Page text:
Amazon.com Widgets

Yusef Lateef's Secret Garden

Yusef Lateef's Secret Garden
By Published: | 9,066 views
This interview was originally published in February 2000.

Yusef Lateef will tell you—politely, firmly, insistently, frequently—that he does not play jazz.

He was born Bill Evans in Chattanooga (TN), but grew up in Detroit a tenor saxophone student who in the 1940s worked and studied alongside the likes of Roy Eldridge
Roy Eldridge
Roy Eldridge
1911 - 1989
trumpet
, Dizzy Gillespie
Dizzy Gillespie
Dizzy Gillespie
1917 - 1993
trumpet
and Hot Lips Page
Hot Lips Page
Hot Lips Page
1908 - 1954
trumpet
. In the 1950s, he studied composition and flute at Wayne State University; shortly thereafter he assumed the name Yusef Lateef and began recording as a leader. Lateef kept working with important jazz musicians, such as Kenny Burrell
Kenny Burrell
Kenny Burrell
b.1931
guitar
, Curtis Fuller
Curtis Fuller
Curtis Fuller
b.1934
trombone
, and Charles Mingus
Charles Mingus
Charles Mingus
1922 - 1979
bass, acoustic
, and spent the early to mid-1960s in the Julian "Cannonball" Adderley
Julian
Julian "Cannonball" Adderley
1928 - 1975
saxophone
Quintet. He's generally recorded as a leader ever since leaving this group.

Lateef's albums as a leader (for Prestige, Milestone, Savoy and other labels) are like massive trees—knotty, imposing, leafy and with far-reaching branches. He seemed to form his most enduring and worthwhile musical relationships with pianists. Barry Harris, another Detroit native who logged a stint with Adderly, was among the first as a stalwart in Lateef's early bands as well as on several acclaimed 1960s sessions—most notably Into Something and Eastern Sounds, one of the first successful combinations of Western and non-Western forms. Throughout the 1950s and ‘60s, Lateef's expansive expression incorporated such instruments as the rabat, argol, shannai, and numerous flutes.

During Lateef's long and fruitful association with Atlantic Records in the 1960s and ‘70s, Kenny Barron
Kenny Barron
Kenny Barron
b.1943
piano
served as frequent pianist and composer. Toward the end of the 1990s, 32 Jazz advanced Lateef's music by revisiting his past and re-released several albums from this prime Atlantic catalog. The three-CD set The Man With The Big Front Yard compiles four sets spanning '67 to '76: The Complete Yusef Lateef, Yusef Lateef's Detroit, Hush N' Thunder and The Doctor Is In…And Out. It is a remarkable creative (and packaging) achievement. Separate But Equal pairs Lateef's quixotic Part of the Search with Rahsaan Roland Kirk
Rahsaan Roland Kirk
Rahsaan Roland Kirk
1936 - 1977
reeds
's epic The Case of the Three Sided Dream in Audio Color.

The sprawling Part of the Search seems representative of Lateef's Atlantic work. It's maddeningly all over the map, an instrumental encyclopedia with old-school blues ("K.C. Shuffle") and boogies ("Rockhouse"), country blackouts with Doug Sahm and Augie Meyers, a doo-wop "In The Still Of The Night," and lush (if not elegantly jazzy) "Gettin' Sentimental," all refracted through a rather unique prism. Even while 32Jazz was revisiting his familiar horizons, Lateef was exploring new ones by releasing more than 20 albums of original music on his own label, YAL, in a variety of formats and styles.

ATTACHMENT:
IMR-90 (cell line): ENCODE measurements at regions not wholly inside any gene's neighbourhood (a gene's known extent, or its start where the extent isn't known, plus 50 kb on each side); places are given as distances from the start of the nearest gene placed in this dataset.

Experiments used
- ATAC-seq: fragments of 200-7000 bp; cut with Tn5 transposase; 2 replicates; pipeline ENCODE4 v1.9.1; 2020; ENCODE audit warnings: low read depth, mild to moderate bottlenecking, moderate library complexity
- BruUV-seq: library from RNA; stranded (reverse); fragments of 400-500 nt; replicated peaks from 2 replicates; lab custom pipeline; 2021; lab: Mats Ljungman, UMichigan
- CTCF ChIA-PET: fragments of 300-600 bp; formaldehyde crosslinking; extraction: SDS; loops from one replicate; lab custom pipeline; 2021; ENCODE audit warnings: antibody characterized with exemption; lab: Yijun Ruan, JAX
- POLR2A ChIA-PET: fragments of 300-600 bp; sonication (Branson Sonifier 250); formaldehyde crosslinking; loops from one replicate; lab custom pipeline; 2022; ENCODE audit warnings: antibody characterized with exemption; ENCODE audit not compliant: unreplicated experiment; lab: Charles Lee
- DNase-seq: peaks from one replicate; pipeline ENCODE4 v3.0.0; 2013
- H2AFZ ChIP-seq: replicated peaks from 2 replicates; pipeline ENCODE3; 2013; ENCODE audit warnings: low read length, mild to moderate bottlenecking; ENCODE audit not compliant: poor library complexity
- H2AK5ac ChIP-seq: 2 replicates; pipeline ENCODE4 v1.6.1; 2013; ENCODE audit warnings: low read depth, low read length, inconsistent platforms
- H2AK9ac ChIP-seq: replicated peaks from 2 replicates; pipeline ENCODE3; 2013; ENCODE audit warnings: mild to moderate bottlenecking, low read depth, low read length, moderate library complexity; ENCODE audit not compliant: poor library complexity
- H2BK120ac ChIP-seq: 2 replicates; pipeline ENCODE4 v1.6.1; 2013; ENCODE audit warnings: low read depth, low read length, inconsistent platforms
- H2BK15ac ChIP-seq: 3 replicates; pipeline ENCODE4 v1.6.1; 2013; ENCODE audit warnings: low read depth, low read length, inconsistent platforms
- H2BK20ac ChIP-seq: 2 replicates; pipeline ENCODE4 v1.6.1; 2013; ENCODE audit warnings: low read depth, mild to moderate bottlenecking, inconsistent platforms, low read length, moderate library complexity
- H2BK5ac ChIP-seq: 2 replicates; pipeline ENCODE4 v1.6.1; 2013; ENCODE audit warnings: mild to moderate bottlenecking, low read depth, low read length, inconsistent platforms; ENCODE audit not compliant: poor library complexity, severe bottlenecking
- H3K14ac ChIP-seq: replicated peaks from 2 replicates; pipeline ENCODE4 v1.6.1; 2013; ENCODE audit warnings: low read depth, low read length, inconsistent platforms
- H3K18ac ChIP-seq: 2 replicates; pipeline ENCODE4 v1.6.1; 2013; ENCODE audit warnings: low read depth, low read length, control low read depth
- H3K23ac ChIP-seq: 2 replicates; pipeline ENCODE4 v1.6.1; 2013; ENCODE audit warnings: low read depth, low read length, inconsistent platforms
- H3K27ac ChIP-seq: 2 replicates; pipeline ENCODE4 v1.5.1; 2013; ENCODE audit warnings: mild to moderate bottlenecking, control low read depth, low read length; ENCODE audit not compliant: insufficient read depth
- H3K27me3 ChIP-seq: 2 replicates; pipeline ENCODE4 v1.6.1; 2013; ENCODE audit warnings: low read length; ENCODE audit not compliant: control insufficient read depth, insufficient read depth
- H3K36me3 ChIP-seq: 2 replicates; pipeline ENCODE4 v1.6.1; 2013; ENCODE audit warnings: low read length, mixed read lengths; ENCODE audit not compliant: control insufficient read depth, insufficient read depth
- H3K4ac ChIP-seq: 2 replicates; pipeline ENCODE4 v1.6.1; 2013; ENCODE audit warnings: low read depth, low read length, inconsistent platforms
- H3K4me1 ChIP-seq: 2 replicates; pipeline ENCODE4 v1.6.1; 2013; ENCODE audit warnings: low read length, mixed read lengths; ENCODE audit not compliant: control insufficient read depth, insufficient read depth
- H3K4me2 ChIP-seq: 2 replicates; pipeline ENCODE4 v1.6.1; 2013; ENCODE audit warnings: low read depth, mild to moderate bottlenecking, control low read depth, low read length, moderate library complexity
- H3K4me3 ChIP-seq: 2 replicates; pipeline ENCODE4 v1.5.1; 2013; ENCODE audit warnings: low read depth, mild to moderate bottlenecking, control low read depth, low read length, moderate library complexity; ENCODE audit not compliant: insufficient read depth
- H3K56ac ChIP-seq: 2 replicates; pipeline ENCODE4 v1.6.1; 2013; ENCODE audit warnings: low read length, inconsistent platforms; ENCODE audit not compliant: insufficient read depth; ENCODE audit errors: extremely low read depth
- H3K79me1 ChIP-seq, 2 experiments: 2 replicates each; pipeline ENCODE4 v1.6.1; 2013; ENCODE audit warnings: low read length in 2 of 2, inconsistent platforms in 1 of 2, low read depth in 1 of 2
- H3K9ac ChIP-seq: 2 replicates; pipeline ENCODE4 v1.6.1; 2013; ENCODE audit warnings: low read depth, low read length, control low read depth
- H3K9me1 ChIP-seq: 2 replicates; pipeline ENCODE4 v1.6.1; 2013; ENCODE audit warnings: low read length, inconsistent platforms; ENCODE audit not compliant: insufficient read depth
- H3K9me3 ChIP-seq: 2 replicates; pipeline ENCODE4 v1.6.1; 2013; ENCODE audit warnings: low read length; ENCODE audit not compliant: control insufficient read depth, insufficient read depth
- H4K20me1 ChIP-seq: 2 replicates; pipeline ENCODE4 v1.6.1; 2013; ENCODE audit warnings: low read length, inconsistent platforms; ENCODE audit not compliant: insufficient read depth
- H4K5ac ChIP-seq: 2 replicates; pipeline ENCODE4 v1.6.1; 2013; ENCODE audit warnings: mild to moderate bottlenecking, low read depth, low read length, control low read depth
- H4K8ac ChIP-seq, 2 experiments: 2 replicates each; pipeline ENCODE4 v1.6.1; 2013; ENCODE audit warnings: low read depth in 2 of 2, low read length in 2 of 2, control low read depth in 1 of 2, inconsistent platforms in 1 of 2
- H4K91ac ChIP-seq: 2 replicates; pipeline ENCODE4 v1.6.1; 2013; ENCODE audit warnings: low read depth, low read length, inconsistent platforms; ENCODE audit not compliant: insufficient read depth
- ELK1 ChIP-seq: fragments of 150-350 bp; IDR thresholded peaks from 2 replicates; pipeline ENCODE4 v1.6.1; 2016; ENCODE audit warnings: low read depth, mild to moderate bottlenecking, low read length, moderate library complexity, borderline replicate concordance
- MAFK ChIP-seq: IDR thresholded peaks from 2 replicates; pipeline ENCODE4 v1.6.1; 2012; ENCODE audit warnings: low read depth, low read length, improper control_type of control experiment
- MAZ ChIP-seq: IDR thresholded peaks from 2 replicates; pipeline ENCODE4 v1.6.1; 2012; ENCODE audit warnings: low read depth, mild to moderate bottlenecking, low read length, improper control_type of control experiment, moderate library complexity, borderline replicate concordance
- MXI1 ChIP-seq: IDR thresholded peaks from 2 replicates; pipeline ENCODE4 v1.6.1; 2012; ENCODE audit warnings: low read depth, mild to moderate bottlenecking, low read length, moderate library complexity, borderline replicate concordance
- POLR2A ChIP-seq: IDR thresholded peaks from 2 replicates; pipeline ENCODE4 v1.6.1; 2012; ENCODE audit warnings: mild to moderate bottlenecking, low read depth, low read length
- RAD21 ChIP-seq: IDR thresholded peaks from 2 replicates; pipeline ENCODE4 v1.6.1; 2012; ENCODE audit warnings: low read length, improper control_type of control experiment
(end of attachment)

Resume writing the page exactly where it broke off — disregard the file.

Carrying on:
Even if Yusef Lateef does not play jazz, he has still been one of the best flute players, one of the more soulful and articulate tenors—and absolutely THE best oboe player—around for the past several decades. Folks who consider him some arcane, exotic figure would be wise to study his straight-ahead playing, such as his multi-instrumental blistering of "Koko's Tune" in a piano-less trio with Herman Wright and Elvin Jones, where he shines on oboe, flute and tenor sax. All he asks is that you just don't call it jazz.

All About Jazz: What is your degree in and from where?

Yusef Lateef: I have an educational doctorate from the University of Massachusetts in Amherst.

AAJ: Why do you think more people aren't pursuing flute and oboe as instruments in contemporary jazz?

YL: I really can't answer that. You know, I don't play jazz. Are you aware of that?

AAJ: How did you end up moving to Detroit?

YL: My parents migrated from Chattanooga, Tennessee, to Detroit. I was about four years old when I arrived in Detroit with my family.

AAJ: Other than the obvious album title Yusef Lateef's Detroit, does the music of that city pervade other pieces of your music?

YL: Not that I know of. Unless you can deduct it from the psychological effects of the music in relation to the city that I grew up in.

AAJ: What's the most memorable lesson you learned either from or alongside Charles Mingus?

YL: Perhaps it was one day I had brought in a new arrangement. When it moved to the point where I had a solo, he had drawn a coffin on the paper. That's what I was supposed to relate to in terms of my expression. I think it was "Ecclesiastics."

AAJ: Is there a pianist that has greatly influenced your style on either saxophone or flute?

YL: No, I can't say that, no.

AAJ: How about a vocalist?

YL: Umm...oh, Billie Holiday
Billie Holiday
Billie Holiday
1915 - 1959
vocalist
, yeah. Sarah Vaughan.

AAJ: Your explorations of African, Asian and other World rhythms in the 1960s were close to unparalleled. Do you feel in any way vindicated when you hear pop radio songs with Africanisms or other global influences?

YL: What is your take on "vindicated," what does that mean?

comments powered by Disqus
Support All About Jazz Through Amazon

Weekly Giveaways

Carmen Lundy

Carmen Lundy

About | Enter

Wadada Leo Smith

Wadada Leo Smith

About | Enter

Mort Weiss

Mort Weiss

About | Enter

Rotem Sivan

Rotem Sivan

About | Enter

Sponsor: ECM Records | BUY NOW

Enter it twice.
To the weekly jazz events calendar

Enter the numbers in the graphic
Enter the code in this picture

Log in

One moment, you will be redirected shortly.